Forward to the past: Lessons from Back to the Future
Happy Back to the Future Day! Great Scott etc. Yes, we’re finally here: 21 October 2015, the day in the future that Marty McFly travelled to. Cars don’t fly, boards don’t hover, and we need roads – but I do now employ someone to tie my shoelaces, so that is progress of some sort.
But you don’t care about that. You want to know what this has to do with TV. Allow me to help. It strikes me that today is an
arbitrary excellent excuse to draw some lessons from Back to the Future.
Lesson 1: Think long-term
When Marty travelled to 2015 from 1985, it felt like he was leaping into the unknown – hence why the film-makers could easily dress people with extendable arms and put them in cars fuelled by trash; anything could happen. But here we are and the film feels like yesterday; the future snuck up on us.
If advertising is about anything it is about the future – building a better one for brands and a stronger economy. To do this you have to think long-term.
I had a conversation with someone recently who thought marketing directors should have a minimum tenure – say, 5 years – so that they have to be around to see the consequences of their decisions. Their idea was that any obsession with short-term results would be balanced by efforts to build something substantial for the long-term.
Good luck getting that to happen, but as Binet and Field’s research for the IPA has shown [link] you ignore the long-term at your peril: long-term (3+ years) investment in advertising delivers double the profit of a short-term approach (less than 1 year) – although investing in both delivers even better returns.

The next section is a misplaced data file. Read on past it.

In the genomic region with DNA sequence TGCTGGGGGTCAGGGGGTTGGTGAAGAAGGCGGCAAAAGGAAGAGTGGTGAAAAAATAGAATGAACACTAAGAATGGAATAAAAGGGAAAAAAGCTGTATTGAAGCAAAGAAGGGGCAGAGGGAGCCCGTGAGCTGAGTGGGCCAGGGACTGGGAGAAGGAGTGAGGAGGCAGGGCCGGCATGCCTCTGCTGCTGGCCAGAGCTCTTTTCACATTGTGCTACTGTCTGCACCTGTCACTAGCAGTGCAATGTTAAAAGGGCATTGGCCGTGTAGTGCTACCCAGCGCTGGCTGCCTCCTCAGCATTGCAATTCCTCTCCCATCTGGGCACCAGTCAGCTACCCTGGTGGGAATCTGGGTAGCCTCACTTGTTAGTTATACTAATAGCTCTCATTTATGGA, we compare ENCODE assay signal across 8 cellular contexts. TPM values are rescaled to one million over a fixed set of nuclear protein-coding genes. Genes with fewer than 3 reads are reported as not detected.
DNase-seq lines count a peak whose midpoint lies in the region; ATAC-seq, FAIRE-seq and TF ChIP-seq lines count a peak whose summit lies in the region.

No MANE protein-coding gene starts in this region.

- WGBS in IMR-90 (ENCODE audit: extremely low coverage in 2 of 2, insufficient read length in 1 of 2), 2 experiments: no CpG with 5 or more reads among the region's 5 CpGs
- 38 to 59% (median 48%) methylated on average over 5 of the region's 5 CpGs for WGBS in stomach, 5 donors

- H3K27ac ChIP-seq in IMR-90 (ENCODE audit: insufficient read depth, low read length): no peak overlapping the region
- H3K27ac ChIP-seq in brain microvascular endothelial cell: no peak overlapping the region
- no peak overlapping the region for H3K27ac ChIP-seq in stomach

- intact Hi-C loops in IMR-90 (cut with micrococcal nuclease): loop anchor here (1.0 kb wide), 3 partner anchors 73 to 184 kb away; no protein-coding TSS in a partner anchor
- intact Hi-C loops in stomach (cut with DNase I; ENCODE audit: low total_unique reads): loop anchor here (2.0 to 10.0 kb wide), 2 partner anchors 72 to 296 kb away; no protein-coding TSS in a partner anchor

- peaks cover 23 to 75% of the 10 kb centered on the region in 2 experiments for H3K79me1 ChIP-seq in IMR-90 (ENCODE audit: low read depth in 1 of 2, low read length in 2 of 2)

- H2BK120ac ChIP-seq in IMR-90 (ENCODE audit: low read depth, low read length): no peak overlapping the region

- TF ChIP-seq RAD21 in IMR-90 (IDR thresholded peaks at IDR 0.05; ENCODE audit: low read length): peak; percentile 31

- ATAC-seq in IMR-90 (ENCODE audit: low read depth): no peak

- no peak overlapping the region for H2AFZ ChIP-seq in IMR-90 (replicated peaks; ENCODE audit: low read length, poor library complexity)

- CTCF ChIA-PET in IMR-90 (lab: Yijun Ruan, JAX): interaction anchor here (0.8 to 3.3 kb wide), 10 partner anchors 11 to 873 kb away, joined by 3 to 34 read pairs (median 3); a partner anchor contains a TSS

Lesson 2: Take tech predictions with pinch of salt
Predictions are seductive; they are the stuff of headlines. ‘Sun expected to rise again’ isn’t as exciting as ‘Sun won’t bother tomorrow’, however unlikely it is. Remember the Millennium Bug?
At Thinkbox we try to avoid predictions other than those based on weighing up the evidence from the present and past. Where will TV be in 20 years’ time? Tricky, but we can tell you that humans will still enjoy watching high quality, long-form content on big screens while sitting on sofas with other people and that much of the content will be ad-funded. It will be delivered to them by whatever technologies are capable of doing it. ITV could be available to watch via Facebook (if Facebook is still popular). Who knows?
More than fundamentals of human behaviour, I won’t go further because media predictions have a habit of not coming true. Nothing ages faster than future predictions. Don’t forget we are now supposed to be curating all our viewing. TV – currently the most popular medium for all age groups, by far the biggest form of video, home of the most effective advertising and with ad investment levels breaking records for the last 5 years – is supposed to be over, trampled by other technologies. Remember the scene when Marty meets his family in 1955:
- Lorraine Baines (Marty’s mum): It's our first television set. Dad just picked it up today. Do you have a television?
- Marty: Well, yeah. You know we have... two of them.
- Milton Baines: Wow! You must be rich.
- Stella Baines: Oh, honey, he's teasing you. Nobody has two television sets.
These days we carry TV sets in our pockets. Who knew?